The difference between the proposed scheme from the one presented in [18] can be noted easily. It is clear that the proposed scheme, unlike the schemes in [18],[20], does not produce the same conclusion when A and A′ are interchanged. It is not difficult to see that in (7), if sru, v for some vV, then ru, v becomes equal to 1. This makes the membership of that v in the resultant fuzzy set equal to one. This scheme, although a heuristic one, is intuitively a plausible scheme. Our next scheme C2 for computation of R(A′|A, B) is based on a set of axioms.

Scheme C2. We believe that in a similarity-based reasoning methodology, a scheme for computation of the induced relation, when a fact and a conditional statement is given, should satisfy the following axioms:

A1. If S(A, A′)= 1, i.e. if A′=A, then μ R ( A | A , B ) (u,v)= μ R ( A , B ) (u,v),(u,v)U×V.

A2. If S(A, A′)= 0, i.e. if A′∩A = Φ, then μ R ( A A , B ) =1(u,v)U×V.

A3. As S(A, A′) increase from 0 to 1, μ R ( A | A , B ) (u,v) decreases uniformly from 1 to μR(A, B)(u, v);(u, v) U × V.

Axiom A1 asserts that we should not modify the conditional relation as and when A′ and A remain equal. Axiom A2 asserts that when A′ is completely dissimilar to A, i.e. A′ and A have disjoint support, we should not conclude specifically. In such a situation, anything is possible. A3 says that as the fact A′ changes from the most dissimilar case (similarity value 0) to the most similar one (similarity value 1), the inferred conclusion should change from the most non-specific case, i.e. the UNKNOWN case (B′=V) to the most specific case, i.e. B′=B. This, in turn, means that whatever A′ be, R(A′|A, B) R(A, B), i.e. the induced relation should not be more specific than what is given as a condition.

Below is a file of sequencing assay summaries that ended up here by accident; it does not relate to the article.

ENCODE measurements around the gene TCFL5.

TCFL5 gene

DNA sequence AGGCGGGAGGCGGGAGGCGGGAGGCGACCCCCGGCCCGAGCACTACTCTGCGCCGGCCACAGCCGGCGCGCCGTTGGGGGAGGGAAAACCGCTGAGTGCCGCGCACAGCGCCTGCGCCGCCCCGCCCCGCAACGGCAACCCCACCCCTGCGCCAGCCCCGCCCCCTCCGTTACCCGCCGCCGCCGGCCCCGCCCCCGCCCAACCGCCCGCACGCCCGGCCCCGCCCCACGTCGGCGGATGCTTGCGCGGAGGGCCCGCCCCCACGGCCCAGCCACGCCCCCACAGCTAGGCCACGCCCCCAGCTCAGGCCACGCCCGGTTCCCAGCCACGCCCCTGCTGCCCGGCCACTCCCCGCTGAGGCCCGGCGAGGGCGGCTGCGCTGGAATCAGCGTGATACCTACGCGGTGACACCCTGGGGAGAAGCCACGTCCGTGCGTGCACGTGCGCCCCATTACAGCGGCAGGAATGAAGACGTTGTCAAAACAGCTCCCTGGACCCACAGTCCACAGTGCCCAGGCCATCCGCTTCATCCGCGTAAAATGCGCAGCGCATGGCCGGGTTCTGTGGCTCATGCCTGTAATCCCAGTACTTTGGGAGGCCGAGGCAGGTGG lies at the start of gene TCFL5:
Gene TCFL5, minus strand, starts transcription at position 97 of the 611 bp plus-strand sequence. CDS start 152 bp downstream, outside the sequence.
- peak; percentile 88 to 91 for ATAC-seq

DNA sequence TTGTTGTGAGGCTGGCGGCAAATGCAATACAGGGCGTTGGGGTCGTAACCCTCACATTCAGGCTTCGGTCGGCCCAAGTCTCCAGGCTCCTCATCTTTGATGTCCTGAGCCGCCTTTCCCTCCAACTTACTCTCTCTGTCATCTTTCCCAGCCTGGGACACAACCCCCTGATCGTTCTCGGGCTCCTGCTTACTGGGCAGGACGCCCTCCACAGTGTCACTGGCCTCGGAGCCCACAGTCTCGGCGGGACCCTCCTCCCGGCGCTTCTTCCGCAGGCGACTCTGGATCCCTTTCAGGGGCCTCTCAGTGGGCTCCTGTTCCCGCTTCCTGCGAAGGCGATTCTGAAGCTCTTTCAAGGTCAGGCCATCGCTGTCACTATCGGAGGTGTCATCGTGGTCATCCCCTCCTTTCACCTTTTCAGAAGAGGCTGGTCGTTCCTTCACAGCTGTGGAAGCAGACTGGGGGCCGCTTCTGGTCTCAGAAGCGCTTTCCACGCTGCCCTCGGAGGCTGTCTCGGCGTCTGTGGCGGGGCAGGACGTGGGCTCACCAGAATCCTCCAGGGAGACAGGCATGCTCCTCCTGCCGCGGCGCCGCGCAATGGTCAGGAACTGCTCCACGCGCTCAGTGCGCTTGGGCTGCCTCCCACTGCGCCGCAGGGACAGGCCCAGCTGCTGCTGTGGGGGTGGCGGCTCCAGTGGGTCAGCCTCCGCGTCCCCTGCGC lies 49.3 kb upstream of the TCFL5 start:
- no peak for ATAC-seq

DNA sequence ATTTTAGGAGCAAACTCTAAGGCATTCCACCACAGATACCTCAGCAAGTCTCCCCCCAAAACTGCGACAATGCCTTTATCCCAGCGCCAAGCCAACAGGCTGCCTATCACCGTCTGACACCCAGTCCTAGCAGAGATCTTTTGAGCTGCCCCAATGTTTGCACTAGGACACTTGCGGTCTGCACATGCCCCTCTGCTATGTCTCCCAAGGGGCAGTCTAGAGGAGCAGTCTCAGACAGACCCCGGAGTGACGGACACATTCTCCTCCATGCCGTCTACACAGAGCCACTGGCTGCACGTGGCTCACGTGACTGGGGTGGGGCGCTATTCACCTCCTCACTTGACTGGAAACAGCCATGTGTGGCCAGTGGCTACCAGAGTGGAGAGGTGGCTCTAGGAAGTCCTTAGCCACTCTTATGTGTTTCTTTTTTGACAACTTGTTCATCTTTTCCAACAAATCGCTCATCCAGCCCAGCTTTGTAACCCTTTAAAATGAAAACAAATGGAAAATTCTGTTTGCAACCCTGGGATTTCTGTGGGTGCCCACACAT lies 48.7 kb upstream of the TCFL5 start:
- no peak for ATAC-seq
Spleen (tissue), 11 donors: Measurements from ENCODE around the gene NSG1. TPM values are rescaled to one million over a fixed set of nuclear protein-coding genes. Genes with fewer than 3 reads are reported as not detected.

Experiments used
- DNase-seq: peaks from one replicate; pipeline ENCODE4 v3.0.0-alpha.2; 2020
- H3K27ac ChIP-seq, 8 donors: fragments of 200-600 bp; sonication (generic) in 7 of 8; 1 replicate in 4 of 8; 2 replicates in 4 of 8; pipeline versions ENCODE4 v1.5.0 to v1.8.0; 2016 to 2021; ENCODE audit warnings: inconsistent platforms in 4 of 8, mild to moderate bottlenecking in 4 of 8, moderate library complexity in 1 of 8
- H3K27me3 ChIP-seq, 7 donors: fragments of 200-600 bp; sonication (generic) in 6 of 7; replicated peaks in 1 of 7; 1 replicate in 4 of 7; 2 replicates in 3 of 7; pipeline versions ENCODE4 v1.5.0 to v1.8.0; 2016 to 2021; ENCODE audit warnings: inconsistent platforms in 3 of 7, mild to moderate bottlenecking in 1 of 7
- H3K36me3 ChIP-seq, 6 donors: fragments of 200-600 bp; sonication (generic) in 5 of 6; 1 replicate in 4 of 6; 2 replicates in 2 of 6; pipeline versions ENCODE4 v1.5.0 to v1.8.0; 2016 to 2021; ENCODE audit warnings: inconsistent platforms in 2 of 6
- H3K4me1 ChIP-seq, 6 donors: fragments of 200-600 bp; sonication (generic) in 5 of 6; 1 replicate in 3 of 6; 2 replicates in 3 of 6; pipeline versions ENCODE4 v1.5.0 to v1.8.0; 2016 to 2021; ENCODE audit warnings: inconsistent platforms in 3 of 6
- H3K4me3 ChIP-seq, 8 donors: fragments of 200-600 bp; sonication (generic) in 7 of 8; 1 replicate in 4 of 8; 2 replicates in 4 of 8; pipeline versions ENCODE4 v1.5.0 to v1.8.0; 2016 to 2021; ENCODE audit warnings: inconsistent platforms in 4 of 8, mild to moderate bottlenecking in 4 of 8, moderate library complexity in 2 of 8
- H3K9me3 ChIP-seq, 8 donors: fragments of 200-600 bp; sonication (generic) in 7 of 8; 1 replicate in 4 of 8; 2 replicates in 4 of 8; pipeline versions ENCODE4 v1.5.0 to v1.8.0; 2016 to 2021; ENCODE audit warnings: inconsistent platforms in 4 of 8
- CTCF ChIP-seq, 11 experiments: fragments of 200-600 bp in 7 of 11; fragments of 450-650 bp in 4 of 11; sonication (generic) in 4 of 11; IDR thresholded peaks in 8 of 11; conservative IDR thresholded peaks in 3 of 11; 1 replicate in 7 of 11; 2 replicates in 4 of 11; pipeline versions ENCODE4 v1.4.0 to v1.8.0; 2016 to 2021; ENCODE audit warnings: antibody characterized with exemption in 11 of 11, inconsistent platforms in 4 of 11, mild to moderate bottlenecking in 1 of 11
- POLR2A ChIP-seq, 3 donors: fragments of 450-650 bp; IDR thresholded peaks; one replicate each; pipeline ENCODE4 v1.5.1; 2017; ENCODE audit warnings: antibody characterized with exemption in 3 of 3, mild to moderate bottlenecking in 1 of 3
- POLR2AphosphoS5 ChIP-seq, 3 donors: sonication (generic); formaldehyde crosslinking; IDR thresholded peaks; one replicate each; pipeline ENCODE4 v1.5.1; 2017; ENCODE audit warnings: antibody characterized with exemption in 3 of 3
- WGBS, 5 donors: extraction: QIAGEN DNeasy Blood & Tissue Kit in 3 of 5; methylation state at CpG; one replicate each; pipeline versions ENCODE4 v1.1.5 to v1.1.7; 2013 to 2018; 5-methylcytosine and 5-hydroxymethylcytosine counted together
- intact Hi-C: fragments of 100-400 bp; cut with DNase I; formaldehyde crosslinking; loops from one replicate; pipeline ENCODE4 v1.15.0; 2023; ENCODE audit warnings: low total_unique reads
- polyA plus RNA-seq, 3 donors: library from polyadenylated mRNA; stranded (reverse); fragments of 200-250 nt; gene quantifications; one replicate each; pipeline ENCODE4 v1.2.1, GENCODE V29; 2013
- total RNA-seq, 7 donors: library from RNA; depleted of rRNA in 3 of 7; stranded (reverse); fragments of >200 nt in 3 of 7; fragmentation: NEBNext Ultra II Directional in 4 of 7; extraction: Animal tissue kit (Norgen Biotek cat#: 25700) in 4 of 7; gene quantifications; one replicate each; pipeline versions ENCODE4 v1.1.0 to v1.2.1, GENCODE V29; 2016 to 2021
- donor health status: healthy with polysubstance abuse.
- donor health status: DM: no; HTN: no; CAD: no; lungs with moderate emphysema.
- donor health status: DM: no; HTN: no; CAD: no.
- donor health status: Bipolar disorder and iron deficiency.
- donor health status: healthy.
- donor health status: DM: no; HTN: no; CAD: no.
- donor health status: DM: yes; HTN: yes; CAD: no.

For notational simplicity, let us denote S(A, A′) by s and R A | A , B by r′. Now, axiom A3 uniquely suggest a function of the form

d r ds = k (a constant) r = k s + c , c is a constant .

These two constants can be determined from the conditions already prescribed in axiom A1 and axiom A2. More explicitly, when s=1, we know that r′ = r (from axiom A1), and when s=0, we know that r′ = 1 (from axiom A2). This gives, r′ = 1−(1−r).s as our new scheme for the modification of the conditional relational.

Therefore, axiom A1 through axiom A3 uniquely suggest the scheme C2 as

μ R ( A | A , B ) (u,v)=1 1 μ R ( A , B ) ( u , v ) .S A , A .

From (7) and (8), we observe that when S(A, A′)=0 we have B′=V. In other words, it is impossible to conclude anything when {A, A′} are completely dissimilar. Again, when S(A, A′) is close to unity, then R(A′|A, B) is close to R(A, B) and the inferred fuzzy set B′ will be close to B, i.e. S(B, B′) is close to unity. Axiom A3 also suggests that a small change in the input produces a small change in the output. In this sense, the above mechanism of inference is stable. As in the previous case, in (8), if either S(A, A′)=0 or μR(A, B)=1, then ru, v becomes equal to 1.